Written 7th February 2014 by Olliers Solicitors

The new measure is part of the wide-ranging Criminal Justice and Courts Bill, unveiled this week by Chris Grayling, aimed at revamping sentencing and ensuring the Courts deliver efficiency for the taxpayer.

As a result, convicted criminals will be made to pay towards the cost of running the country’s criminal courts. All convicted adult offenders will have to pay a charge with the money being reinvested back into the running of the courts.

Ministry of Justice

The Ministry of Justice have introduced some measures in a bid to ensure criminals are punished properly, with the scrapping of automatic early release for terrorists and child rapists. Sentencing loopholes will also be closed, with the creation of a new offence for being on the run. Changes to cautions are also to be introduced.

Justice Secretary Chris Grayling said:
“My priority with these reforms is to deliver a tough package of sentencing measures to make sure offenders are punished properly and consistently, so that the law-abiding majority know that we’re making the changes needed to keep them and their families safe. I also want to make sure we reduce the burden on hardworking taxpayers of the costs of running the courts.

“The public expects that serious and repeat criminals should be punished appropriately, and that those who are jailed should have to earn the right to be released early from prison. It is only right that those offenders who break the law and try to avoid serving the entirety of their sentence by going on the run face additional punishment when they are caught.

“From my first day in this job I have been clear that people must have confidence in our justice system. We’re on the side of people who work hard and want to get on, and that is why these reforms will make sure that those who commit crime pay their way and contribute towards the cost of their court cases.”

Criminal Justice and Courts Bill

The Criminal Justice and Courts Bill proposes the following changes to the law:

  • New Offences of Juror Misconduct: Four new offences of juror misconduct will be introduced – researching details of a case (including any online research), sharing details of the research with other jurors, disclosing details of juror deliberation and engaging in other prohibited conduct.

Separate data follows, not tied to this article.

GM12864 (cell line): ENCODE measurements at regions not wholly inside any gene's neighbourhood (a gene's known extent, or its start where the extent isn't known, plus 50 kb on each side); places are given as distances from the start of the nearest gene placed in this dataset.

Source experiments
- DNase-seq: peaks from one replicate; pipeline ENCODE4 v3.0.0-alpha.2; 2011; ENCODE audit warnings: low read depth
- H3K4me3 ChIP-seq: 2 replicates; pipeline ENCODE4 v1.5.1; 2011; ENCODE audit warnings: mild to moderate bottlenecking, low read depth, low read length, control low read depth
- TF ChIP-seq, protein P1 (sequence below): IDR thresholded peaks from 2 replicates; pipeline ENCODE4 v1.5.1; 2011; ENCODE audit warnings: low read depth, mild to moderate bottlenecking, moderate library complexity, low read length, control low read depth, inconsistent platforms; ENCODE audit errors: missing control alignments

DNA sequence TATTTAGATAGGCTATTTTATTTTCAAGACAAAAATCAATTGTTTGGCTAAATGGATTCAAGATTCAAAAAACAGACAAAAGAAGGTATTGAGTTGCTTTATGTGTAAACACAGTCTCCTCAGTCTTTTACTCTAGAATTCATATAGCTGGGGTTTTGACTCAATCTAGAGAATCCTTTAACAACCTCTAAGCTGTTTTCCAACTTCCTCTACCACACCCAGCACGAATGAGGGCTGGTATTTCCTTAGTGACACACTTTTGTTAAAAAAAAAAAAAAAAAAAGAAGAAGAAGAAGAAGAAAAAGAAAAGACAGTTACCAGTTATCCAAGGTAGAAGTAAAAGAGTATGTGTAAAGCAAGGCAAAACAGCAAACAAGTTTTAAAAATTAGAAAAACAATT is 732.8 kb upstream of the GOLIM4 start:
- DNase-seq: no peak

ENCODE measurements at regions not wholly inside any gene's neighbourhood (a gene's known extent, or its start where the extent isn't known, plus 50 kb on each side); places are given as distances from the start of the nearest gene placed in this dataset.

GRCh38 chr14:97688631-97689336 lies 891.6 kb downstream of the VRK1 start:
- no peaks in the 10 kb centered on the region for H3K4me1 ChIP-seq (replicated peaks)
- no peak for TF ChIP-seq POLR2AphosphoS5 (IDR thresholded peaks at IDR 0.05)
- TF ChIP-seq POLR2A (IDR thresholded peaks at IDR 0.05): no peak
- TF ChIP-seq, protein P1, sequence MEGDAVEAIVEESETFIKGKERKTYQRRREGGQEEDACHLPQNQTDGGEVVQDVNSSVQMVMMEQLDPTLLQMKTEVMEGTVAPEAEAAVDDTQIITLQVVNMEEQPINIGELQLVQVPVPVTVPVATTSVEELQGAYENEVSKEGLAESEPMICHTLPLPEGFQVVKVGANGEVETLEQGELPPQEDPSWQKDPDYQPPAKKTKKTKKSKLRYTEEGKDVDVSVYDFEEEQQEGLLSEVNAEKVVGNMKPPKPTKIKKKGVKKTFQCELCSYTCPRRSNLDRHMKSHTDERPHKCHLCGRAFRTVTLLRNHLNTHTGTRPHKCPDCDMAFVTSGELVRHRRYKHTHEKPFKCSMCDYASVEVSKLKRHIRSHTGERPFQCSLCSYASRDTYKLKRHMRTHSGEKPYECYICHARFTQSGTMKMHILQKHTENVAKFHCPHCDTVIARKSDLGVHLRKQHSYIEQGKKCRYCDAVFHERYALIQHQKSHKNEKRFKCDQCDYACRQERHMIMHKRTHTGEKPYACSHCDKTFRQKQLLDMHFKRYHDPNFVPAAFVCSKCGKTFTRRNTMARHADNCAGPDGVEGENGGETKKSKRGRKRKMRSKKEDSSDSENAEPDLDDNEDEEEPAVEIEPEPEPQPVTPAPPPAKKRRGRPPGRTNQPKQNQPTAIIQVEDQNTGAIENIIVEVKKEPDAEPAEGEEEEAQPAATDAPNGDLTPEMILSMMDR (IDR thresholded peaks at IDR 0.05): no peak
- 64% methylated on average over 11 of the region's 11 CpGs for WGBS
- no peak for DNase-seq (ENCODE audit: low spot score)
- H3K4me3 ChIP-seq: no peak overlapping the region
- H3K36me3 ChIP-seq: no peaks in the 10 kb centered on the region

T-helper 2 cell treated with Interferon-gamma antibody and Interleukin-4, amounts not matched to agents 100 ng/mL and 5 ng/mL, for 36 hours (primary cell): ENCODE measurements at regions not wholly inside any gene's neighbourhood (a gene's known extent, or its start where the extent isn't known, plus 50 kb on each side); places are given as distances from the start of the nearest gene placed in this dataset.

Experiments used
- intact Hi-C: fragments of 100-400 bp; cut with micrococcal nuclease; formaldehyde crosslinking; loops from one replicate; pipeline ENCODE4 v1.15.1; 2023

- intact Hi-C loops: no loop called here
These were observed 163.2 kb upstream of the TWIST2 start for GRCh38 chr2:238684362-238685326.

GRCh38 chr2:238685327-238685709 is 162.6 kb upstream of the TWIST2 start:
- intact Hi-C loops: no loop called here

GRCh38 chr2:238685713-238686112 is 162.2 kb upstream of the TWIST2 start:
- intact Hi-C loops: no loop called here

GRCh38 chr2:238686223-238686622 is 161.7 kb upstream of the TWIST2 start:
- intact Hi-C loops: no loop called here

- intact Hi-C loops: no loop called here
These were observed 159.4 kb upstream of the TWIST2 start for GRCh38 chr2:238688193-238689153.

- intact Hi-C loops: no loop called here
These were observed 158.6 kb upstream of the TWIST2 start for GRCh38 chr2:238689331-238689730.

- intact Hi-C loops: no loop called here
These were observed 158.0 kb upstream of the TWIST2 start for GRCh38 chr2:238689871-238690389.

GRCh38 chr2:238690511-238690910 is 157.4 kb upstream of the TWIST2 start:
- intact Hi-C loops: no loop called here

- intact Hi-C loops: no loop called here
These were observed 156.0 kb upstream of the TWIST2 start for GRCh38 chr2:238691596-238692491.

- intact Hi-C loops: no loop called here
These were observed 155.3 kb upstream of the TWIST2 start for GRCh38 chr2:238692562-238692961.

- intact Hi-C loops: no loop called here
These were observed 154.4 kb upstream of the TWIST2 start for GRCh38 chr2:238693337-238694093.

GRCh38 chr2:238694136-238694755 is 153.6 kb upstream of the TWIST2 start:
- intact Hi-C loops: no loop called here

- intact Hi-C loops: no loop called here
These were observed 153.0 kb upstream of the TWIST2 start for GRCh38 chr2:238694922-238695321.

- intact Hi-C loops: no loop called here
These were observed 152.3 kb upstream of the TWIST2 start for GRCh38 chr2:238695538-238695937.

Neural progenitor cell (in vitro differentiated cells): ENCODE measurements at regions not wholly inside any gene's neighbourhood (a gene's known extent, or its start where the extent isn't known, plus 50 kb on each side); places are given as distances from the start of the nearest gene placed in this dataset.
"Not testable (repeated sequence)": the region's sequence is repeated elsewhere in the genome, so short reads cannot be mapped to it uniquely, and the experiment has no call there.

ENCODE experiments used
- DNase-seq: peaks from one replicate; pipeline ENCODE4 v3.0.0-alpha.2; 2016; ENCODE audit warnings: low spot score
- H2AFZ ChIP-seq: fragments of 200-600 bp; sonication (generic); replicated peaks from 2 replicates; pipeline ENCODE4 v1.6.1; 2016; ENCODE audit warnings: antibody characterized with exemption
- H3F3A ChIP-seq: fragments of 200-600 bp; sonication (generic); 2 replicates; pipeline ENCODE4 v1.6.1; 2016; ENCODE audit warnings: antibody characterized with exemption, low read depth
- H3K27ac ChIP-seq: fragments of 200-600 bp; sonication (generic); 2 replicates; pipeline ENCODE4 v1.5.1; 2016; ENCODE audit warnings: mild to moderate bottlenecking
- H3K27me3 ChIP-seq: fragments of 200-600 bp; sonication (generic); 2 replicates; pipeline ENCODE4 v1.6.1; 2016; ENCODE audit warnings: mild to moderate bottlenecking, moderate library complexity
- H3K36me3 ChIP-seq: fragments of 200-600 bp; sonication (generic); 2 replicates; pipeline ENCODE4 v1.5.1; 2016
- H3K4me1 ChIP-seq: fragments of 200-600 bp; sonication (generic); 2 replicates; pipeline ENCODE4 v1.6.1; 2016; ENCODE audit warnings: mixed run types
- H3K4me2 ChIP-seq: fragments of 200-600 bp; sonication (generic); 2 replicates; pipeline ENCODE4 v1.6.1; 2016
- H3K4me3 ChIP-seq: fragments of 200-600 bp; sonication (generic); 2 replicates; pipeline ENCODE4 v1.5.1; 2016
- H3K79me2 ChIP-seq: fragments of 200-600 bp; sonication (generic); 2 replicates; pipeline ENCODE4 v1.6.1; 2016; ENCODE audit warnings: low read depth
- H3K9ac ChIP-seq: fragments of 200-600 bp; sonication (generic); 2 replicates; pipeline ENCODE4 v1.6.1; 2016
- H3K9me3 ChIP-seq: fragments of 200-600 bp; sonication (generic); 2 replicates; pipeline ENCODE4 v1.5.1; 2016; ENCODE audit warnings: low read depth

• New Criminal Offence of being Unlawfully At Large: Criminals who go on the run will face an additional sentence of up to two years.
  • Ending Automatic Early Release for Paedophiles and Terrorists: Criminals convicted of rape or attempted rape of a child or serious terrorism offences will no longer be automatically released at the half-way point of their prison sentence.
  • Clampdown on Cautions for Serious and Repeat Offenders: Criminals will no longer be able to receive a caution for the most serious offences such as rape and robbery and for a range of other serious ‘either way’ offences. For less serious offences, criminals will also no longer be able to receive a second caution for the same, or similar, offence committed in a two year period.
  • Life Sentences for More Terrorist Offences: The maximum sentence for three terrorist offences – weapons training for terrorist purposes, other training for terrorism and making or possession of explosives, will be increased to a life sentence. Terrorists convicted of a second very serious offence will face the ‘two strikes’ automatic life sentence.
  • More than three quarters of a million low-level ‘regulatory cases’, such as TV licence evasion and road tax evasion, may be dealt with by a single magistrate rather than a bench of two or three.
  • Banning Violent Rape Pornography: Possession of explicit pornography that shows images depicting rape will become illegal.
  • Overhauling Detention of Young Offenders: The rehabilitation of young offenders will be overhauled by introducing secure colleges. Led by a principal, the secure college will put education at the heart of youth rehabilitation.
  • Increase Juror Age Limit: People aged 75 and under will be able to sit as jurors in England and Wales.

Samantha Doyle

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